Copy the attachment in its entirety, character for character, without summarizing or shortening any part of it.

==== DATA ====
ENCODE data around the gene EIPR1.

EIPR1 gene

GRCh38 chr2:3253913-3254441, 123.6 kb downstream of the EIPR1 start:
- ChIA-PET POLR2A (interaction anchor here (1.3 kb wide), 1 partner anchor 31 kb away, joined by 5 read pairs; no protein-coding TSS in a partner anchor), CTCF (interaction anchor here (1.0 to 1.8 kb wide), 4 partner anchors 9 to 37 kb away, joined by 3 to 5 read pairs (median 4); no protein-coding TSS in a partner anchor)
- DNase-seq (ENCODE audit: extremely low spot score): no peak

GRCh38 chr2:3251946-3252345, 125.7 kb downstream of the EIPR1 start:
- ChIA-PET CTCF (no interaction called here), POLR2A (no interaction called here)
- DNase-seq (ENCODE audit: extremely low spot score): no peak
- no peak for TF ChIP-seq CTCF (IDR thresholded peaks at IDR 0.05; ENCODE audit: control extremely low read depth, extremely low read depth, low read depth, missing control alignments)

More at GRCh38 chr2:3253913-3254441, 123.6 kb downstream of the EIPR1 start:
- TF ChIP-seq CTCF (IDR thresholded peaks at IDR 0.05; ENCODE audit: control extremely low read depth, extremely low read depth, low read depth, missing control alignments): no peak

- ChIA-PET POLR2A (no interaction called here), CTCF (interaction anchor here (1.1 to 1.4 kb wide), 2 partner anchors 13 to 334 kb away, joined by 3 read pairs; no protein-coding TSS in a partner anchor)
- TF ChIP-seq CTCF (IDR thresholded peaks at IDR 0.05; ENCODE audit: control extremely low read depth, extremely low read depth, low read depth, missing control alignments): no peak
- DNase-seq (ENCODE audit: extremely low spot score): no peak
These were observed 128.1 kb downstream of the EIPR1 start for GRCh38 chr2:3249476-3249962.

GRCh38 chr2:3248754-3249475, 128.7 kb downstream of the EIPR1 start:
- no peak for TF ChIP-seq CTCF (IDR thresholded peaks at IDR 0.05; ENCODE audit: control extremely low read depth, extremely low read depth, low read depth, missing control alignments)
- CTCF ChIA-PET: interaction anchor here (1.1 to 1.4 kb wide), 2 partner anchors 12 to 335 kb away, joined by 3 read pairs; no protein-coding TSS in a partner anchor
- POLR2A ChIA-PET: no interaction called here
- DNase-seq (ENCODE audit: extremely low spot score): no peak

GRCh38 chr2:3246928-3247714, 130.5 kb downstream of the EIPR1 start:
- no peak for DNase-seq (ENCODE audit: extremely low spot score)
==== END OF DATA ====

ENCODE data around the gene EIPR1.

EIPR1 gene

GRCh38 chr2:3253913-3254441, 123.6 kb downstream of the EIPR1 start:
- ChIA-PET POLR2A (interaction anchor here (1.3 kb wide), 1 partner anchor 31 kb away, joined by 5 read pairs; no protein-coding TSS in a partner anchor), CTCF (interaction anchor here (1.0 to 1.8 kb wide), 4 partner anchors 9 to 37 kb away, joined by 3 to 5 read pairs (median 4); no protein-coding TSS in a partner anchor)
- DNase-seq (ENCODE audit: extremely low spot score): no peak

GRCh38 chr2:3251946-3252345, 125.7 kb downstream of the EIPR1 start:
- ChIA-PET CTCF (no interaction called here), POLR2A (no interaction called here)
- DNase-seq (ENCODE audit: extremely low spot score): no peak
- no peak for TF ChIP-seq CTCF (IDR thresholded peaks at IDR 0.05; ENCODE audit: control extremely low read depth, extremely low read depth, low read depth, missing control alignments)

More at GRCh38 chr2:3253913-3254441, 123.6 kb downstream of the EIPR1 start:
- TF ChIP-seq CTCF (IDR thresholded peaks at IDR 0.05; ENCODE audit: control extremely low read depth, extremely low read depth, low read depth, missing control alignments): no peak

- ChIA-PET POLR2A (no interaction called here), CTCF (interaction anchor here (1.1 to 1.4 kb wide), 2 partner anchors 13 to 334 kb away, joined by 3 read pairs; no protein-coding TSS in a partner anchor)
- TF ChIP-seq CTCF (IDR thresholded peaks at IDR 0.05; ENCODE audit: control extremely low read depth, extremely low read depth, low read depth, missing control alignments): no peak
- DNase-seq (ENCODE audit: extremely low spot score): no peak
These were observed 128.1 kb downstream of the EIPR1 start for GRCh38 chr2:3249476-3249962.

GRCh38 chr2:3248754-3249475, 128.7 kb downstream of the EIPR1 start:
- no peak for TF ChIP-seq CTCF (IDR thresholded peaks at IDR 0.05; ENCODE audit: control extremely low read depth, extremely low read depth, low read depth, missing control alignments)
- CTCF ChIA-PET: interaction anchor here (1.1 to 1.4 kb wide), 2 partner anchors 12 to 335 kb away, joined by 3 read pairs; no protein-coding TSS in a partner anchor
- POLR2A ChIA-PET: no interaction called here
- DNase-seq (ENCODE audit: extremely low spot score): no peak

GRCh38 chr2:3246928-3247714, 130.5 kb downstream of the EIPR1 start:
- no peak for DNase-seq (ENCODE audit: extremely low spot score)